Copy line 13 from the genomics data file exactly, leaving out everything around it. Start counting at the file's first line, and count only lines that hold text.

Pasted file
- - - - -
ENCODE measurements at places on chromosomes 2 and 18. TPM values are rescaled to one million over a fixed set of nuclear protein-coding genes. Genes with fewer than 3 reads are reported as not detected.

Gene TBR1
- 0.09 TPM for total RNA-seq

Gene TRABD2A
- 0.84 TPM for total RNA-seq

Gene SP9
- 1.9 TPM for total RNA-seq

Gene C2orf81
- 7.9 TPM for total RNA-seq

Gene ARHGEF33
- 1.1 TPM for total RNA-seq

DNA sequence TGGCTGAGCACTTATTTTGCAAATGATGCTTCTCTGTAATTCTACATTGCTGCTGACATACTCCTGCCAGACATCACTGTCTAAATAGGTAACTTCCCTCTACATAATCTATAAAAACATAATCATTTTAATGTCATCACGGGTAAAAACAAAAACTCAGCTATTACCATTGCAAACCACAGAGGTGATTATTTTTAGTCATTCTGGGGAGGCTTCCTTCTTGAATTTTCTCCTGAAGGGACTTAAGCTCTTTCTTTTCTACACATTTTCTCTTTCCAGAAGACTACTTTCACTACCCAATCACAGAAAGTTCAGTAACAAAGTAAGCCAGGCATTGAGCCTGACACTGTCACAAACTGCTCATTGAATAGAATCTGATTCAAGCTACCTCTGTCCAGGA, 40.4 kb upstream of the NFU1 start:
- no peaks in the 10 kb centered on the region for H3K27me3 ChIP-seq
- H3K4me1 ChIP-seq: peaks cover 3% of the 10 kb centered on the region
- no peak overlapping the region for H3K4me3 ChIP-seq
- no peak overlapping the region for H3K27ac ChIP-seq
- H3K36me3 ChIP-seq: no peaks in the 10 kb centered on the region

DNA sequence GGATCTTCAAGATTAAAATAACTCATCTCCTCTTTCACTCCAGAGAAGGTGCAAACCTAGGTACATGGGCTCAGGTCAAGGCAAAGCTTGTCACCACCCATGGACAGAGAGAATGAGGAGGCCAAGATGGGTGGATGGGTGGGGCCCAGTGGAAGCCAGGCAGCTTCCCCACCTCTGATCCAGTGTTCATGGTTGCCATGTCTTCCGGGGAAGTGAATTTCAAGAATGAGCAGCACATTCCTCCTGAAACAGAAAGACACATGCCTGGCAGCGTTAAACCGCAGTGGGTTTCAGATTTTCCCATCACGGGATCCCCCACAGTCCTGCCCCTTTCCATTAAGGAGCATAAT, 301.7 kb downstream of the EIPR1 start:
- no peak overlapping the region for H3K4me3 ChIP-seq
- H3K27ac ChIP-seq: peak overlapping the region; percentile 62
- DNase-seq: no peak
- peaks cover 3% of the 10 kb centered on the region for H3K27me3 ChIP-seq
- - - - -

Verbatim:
- no peaks in the 10 kb centered on the region for H3K27me3 ChIP-seq